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  • Writer's pictureGraham Evans

Changed rules for disclosure of prior criminal records now in force

Employers seeking to make use of prior criminal records as part of their recruitment and selection process need to be aware of recent rule changes which mean records of childhood police cautions will no longer be disclosed. The changes also mean the records of persons with more than one conviction will no longer be automatically disclosed.


While the use of prior criminal records is an established component of the recruitment and selection process for roles where this is warranted by the inherent role and responsibilities of an individual position, many employers have been misusing this information and improperly denying otherwise deserving candidates.

Such misuse was revealed by a Supreme Court ruling in January 2019 which found many applicants for positions had their fundamental human rights impacted ie the right to respect for family and private life. Subsequently, the body responsible for maintaining records, the Disclosure and Barring Service of the Ministry of Justice has reviewed the situation and amended their filtering rules – ie the rules for assessing which criminal records should be disclosed on a Standard or Enhanced DBS certificate. These rules were updated on 28th November 2020 as follows:

  • warnings, reprimands and youth cautions will no longer be automatically disclosed on a DBS certificate

  • the multiple conviction rule has been removed, meaning that if an individual has more than one conviction, regardless of offence type or time passed, each conviction will be considered against the remaining rules individually, rather than all being automatically disclosed.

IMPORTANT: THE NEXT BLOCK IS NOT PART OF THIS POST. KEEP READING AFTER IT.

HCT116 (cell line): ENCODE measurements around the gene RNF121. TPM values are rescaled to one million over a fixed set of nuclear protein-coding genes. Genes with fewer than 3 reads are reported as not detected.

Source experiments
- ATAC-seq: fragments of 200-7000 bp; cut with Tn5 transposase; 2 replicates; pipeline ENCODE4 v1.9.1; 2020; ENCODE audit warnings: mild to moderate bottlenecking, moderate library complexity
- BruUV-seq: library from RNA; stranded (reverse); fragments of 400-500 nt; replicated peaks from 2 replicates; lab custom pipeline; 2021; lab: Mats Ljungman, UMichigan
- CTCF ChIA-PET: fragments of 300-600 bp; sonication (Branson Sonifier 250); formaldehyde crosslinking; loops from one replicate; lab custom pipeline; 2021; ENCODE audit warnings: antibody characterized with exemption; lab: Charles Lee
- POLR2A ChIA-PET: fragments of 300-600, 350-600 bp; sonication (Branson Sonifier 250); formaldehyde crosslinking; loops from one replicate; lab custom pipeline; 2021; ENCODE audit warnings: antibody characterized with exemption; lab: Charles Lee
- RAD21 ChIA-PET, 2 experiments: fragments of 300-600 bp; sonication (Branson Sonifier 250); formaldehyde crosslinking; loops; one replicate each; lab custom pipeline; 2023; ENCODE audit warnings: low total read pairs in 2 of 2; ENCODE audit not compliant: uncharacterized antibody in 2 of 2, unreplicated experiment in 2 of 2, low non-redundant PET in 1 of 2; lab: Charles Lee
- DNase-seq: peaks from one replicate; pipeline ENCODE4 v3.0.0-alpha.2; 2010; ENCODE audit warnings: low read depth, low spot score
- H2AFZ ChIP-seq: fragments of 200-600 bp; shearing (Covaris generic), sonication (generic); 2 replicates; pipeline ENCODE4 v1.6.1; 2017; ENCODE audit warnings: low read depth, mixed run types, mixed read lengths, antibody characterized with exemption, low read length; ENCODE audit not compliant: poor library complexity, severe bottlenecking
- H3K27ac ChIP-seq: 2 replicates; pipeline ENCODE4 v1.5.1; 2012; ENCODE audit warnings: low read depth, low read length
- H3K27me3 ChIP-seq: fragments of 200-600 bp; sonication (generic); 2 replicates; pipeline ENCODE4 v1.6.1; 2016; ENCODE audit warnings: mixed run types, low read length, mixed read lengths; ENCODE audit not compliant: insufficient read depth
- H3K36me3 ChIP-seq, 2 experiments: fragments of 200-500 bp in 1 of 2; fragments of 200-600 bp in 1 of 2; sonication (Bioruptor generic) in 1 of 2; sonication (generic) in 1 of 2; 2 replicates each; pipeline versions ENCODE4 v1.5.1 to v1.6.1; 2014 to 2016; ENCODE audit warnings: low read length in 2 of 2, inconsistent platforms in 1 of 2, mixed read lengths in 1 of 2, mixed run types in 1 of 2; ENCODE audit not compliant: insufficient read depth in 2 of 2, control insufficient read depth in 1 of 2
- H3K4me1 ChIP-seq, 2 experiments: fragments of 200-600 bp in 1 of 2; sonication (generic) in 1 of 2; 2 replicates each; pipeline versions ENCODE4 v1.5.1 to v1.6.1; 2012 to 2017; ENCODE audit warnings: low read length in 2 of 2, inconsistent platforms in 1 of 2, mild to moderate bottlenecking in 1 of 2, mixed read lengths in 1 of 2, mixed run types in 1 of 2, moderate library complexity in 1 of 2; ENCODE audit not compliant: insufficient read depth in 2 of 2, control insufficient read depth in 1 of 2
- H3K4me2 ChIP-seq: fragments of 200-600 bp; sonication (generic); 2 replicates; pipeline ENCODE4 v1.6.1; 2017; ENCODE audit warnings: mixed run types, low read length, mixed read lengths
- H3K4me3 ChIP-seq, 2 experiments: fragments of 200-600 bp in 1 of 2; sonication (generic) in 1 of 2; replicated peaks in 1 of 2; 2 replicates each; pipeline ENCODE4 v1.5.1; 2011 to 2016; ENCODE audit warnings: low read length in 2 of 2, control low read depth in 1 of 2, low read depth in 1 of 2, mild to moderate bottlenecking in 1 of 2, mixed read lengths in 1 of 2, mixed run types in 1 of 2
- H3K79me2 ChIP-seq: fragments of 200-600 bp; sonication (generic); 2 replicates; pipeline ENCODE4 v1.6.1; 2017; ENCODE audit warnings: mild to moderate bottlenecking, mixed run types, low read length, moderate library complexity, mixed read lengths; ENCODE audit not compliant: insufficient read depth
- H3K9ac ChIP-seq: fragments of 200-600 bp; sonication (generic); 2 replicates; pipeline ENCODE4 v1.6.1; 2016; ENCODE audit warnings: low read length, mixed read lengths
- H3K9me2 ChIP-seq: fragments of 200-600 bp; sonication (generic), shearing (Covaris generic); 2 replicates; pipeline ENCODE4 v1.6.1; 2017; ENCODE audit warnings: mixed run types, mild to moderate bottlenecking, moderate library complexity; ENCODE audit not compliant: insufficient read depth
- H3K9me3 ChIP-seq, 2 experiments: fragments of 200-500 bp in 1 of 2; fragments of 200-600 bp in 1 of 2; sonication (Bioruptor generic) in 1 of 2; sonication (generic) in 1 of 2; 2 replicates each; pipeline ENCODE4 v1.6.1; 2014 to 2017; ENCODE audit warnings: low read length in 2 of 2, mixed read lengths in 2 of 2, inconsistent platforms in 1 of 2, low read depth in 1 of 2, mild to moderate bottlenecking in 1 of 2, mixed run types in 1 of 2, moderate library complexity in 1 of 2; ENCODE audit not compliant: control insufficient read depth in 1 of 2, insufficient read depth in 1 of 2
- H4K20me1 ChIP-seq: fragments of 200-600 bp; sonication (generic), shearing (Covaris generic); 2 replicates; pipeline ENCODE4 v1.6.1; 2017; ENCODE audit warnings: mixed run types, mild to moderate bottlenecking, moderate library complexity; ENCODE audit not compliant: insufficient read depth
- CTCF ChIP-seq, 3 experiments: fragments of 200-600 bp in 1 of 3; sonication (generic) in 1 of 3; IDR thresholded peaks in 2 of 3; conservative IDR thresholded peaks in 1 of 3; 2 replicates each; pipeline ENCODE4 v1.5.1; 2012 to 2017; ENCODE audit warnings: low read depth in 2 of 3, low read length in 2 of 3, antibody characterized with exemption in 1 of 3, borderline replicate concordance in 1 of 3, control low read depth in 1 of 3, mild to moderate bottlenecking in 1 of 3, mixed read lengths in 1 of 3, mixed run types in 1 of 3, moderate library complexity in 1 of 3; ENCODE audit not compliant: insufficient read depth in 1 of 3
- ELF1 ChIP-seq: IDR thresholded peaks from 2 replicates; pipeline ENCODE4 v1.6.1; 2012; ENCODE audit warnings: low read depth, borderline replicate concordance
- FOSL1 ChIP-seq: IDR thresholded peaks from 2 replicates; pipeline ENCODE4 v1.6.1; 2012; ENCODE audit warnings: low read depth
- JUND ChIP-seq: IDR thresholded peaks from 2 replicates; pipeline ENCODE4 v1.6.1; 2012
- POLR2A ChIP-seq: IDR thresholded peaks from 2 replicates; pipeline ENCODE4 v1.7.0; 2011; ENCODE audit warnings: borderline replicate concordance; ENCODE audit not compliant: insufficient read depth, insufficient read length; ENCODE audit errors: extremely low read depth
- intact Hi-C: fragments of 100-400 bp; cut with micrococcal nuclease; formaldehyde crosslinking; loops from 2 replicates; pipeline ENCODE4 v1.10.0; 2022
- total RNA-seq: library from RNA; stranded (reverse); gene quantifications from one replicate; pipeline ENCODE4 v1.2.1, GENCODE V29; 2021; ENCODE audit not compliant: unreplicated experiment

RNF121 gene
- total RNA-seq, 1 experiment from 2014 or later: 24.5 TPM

Tips for employers arising from these changes

Remember, employers can only ask an individual to provide details of convictions and cautions that they are legally entitled to know about. If an employer takes into account a conviction or caution that would not have been disclosed, they are acting unlawfully under the Rehabilitation of Offenders Act 1974. As a result of the DBS rule change, employers may wish to consider updating their recruitment processes to reflect the changes in the filtering rules. Job application forms concerning positions eligible for a Standard or Enhanced DBS check will need to reflect the filtering rules so that:

  • employers ask the right questions, and

  • employees give the right (legally accurate) answer

We suggest that you use the following questions as a template for your own recruitment processes:

  1. Do you have any unspent conditional cautions or convictions under the Rehabilitation of Offenders Act 1974? (Y/N)?

  2. Do you have any adult cautions (simple or conditional) or spent convictions that are not protected as defined by the Rehabilitation of Offenders Act 1974 (Exceptions) Order 1975 (Amendment) (England and Wales) Order 2020? (Y/N)?”

Many of our clients have found NACRO provides advice and support, as well as training, to employers and organisations needing to access criminal record information as part of their recruitment and selection process.

Nacro’s Employers Criminal Record Guidance publication can be found here

For further details


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